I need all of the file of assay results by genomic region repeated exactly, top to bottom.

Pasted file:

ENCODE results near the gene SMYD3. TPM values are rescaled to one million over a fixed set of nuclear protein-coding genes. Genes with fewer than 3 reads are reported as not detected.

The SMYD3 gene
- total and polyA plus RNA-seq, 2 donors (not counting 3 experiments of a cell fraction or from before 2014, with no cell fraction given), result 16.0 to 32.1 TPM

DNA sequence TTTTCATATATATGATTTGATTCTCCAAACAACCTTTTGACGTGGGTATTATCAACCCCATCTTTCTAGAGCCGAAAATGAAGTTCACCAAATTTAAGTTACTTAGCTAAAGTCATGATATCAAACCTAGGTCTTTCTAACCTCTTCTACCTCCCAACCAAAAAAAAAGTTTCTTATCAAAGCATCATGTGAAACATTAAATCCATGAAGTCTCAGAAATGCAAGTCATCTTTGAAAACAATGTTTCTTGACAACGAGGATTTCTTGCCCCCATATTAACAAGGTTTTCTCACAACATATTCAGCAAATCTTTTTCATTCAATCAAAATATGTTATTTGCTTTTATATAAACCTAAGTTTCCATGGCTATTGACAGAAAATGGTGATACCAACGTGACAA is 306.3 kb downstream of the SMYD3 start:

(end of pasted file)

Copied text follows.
ENCODE results near the gene SMYD3. TPM values are rescaled to one million over a fixed set of nuclear protein-coding genes. Genes with fewer than 3 reads are reported as not detected.

The SMYD3 gene
- total and polyA plus RNA-seq, 2 donors (not counting 3 experiments of a cell fraction or from before 2014, with no cell fraction given), result 16.0 to 32.1 TPM

DNA sequence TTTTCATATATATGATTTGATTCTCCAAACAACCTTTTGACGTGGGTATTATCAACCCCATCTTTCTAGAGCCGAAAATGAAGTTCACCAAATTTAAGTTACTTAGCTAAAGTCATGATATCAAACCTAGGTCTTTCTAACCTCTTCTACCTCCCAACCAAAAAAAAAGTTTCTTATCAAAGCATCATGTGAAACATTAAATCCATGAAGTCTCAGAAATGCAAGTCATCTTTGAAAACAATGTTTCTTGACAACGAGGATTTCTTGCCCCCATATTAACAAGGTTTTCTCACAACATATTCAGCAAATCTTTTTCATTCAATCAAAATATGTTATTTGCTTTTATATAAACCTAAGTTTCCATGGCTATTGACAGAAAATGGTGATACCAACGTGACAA is 306.3 kb downstream of the SMYD3 start: